It’s very encouraging to announce that we have now closed the delegate list for this event having exceeded our 200 delegate limit. We have have opened a ‘standby’ list for anyone still wishing to attend should another delegate need to cancel – if you would like to be added to this list please contact email@example.com
See all details at the EIMR conference website.
A new website, ScienceOmega, aimed at showcasing high-quality scientific features and news has been launched and may be worth keeping an eye on.
It is boasting quite a list of contributors – Sir Patrick Moore, Executive Director of the Nobel Foundation Dr Lars Heikensten, Secretary-General of the International Telecommunication Union (ITU) Dr Hamadoun Touré, President of the United States’ Council for Chemical Research (CCR) Dr Seth Snyder, Chief Executive of the Society of Biology Dr Mark Downs.
It is aiming to cover a very wide range of disciplines. Science Omega says it “has one overarching goal; to communicate high-quality scientific content to the largest possible audience. It is paramount that Science Omega contains content that will interest the scientific community. However, science cannot afford to be elitist, and we are convinced that if we present material in a clear and engaging way, it will prove fascinating for scientists and non-scientists alike.”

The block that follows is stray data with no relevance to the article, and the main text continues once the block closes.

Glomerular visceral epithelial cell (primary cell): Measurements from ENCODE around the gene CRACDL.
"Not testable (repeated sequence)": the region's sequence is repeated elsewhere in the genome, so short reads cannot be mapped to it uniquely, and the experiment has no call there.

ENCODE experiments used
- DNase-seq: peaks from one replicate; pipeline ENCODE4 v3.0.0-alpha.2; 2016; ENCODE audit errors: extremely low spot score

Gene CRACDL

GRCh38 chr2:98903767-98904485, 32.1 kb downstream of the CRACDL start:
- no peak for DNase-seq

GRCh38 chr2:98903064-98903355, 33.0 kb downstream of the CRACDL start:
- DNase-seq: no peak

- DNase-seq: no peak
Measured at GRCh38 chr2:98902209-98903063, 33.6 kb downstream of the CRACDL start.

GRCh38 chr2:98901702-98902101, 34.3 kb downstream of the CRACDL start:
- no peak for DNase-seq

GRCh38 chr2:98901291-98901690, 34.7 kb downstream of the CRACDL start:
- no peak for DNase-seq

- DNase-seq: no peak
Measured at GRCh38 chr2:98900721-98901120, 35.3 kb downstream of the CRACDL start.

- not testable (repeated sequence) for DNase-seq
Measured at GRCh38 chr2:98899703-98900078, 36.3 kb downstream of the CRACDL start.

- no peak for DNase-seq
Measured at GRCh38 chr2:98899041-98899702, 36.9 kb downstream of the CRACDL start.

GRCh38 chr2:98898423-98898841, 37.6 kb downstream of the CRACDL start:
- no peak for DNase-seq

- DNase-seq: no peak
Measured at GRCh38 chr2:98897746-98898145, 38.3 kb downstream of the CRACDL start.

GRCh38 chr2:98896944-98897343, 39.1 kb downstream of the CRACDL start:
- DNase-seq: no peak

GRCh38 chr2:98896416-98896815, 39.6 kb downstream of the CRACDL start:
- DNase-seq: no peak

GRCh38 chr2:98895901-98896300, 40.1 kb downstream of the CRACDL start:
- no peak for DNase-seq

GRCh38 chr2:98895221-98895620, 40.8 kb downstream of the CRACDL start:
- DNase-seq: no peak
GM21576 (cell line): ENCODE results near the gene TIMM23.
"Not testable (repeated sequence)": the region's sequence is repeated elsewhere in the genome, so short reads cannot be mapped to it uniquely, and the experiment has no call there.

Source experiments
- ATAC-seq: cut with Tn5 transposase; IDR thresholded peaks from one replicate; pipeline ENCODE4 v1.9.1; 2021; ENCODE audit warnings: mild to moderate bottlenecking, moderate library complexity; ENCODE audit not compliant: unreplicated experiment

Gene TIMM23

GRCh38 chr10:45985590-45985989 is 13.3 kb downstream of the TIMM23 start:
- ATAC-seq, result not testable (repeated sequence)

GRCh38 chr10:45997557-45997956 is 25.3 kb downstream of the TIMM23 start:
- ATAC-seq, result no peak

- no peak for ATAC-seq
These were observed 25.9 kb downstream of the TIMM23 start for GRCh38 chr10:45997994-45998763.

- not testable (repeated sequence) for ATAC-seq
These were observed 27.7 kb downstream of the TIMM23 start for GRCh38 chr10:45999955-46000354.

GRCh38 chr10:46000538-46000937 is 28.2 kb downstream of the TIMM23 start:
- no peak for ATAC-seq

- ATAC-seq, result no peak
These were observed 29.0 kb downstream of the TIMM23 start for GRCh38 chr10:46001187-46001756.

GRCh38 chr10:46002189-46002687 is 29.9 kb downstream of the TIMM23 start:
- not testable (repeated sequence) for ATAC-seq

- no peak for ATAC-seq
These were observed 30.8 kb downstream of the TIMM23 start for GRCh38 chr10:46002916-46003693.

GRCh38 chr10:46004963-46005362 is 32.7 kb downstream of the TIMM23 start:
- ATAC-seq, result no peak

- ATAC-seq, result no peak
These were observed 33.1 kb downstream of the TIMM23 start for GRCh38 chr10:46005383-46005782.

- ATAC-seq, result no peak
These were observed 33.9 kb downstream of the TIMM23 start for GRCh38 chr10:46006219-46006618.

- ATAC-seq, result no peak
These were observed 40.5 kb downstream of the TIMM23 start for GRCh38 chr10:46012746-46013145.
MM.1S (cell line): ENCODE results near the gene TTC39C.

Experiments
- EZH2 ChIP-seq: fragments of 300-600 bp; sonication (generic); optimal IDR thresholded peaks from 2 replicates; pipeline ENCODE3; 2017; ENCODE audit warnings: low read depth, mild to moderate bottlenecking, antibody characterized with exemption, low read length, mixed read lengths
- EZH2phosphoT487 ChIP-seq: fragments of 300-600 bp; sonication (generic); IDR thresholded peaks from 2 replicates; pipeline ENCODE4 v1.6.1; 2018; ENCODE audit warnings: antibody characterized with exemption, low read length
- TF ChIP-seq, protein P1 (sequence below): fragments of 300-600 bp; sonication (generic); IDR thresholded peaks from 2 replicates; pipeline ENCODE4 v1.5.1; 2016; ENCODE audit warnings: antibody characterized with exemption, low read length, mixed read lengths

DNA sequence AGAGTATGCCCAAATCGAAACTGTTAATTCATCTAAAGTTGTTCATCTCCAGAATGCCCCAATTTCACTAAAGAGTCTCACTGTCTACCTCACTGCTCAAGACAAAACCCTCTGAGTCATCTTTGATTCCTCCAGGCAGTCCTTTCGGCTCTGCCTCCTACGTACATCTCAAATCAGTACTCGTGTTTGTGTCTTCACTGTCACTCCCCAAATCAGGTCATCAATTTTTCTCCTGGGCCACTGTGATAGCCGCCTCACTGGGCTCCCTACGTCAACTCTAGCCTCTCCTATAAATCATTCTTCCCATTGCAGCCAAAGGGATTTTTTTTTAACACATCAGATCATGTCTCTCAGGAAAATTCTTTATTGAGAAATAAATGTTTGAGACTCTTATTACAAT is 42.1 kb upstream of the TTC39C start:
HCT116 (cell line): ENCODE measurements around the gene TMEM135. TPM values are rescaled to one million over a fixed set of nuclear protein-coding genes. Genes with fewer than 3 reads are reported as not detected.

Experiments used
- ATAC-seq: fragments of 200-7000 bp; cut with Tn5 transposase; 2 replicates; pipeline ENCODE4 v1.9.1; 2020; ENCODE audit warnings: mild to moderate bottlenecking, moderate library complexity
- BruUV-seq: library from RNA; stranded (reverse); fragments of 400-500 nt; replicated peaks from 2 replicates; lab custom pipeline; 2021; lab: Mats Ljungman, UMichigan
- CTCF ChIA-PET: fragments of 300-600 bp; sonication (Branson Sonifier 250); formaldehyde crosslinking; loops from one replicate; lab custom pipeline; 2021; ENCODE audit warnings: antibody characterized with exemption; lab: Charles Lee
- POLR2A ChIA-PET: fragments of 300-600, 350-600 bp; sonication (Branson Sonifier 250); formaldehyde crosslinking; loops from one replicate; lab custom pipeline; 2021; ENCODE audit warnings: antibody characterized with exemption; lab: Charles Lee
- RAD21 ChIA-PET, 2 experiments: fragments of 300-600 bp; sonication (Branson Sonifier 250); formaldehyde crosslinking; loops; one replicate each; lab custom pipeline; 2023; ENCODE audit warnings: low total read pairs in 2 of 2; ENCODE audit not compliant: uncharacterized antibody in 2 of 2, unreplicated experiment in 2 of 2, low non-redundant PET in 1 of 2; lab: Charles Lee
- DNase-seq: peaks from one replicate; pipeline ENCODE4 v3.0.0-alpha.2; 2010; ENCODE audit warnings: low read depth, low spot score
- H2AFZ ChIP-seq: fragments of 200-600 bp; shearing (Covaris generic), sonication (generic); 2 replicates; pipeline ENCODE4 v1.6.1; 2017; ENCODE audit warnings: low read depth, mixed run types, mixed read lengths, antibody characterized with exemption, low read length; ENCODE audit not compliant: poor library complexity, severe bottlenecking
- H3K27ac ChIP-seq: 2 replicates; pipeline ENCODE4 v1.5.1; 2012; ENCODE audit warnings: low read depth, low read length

Data from Robert Gross at Imperial College London – graph from The Guardian
The following caught my eye in a series run last week by The Guardian, a interesting adjuct to the previous article.
Key to plots:
GAS – Rising wholesale gas prices have driven the UK’s rising energy bills in recent years. Forecasts show a wide range of cost scenarios, reflecting uncertainty over a fuel which is increasingly imported
OFFSHORE WIND – The cost of offshore wind rose dramatically in the last decade, due in part to steel prices and supply chain shortages. Authoritative forecasts suggest costs will come down 25% by 2025
ONSHORE WIND – Onshore turbines are likely to stabilise in cost, according to a range of forecasts, which have a relatively narrow spread of outcomes. Expected to become cheaper than gas this decade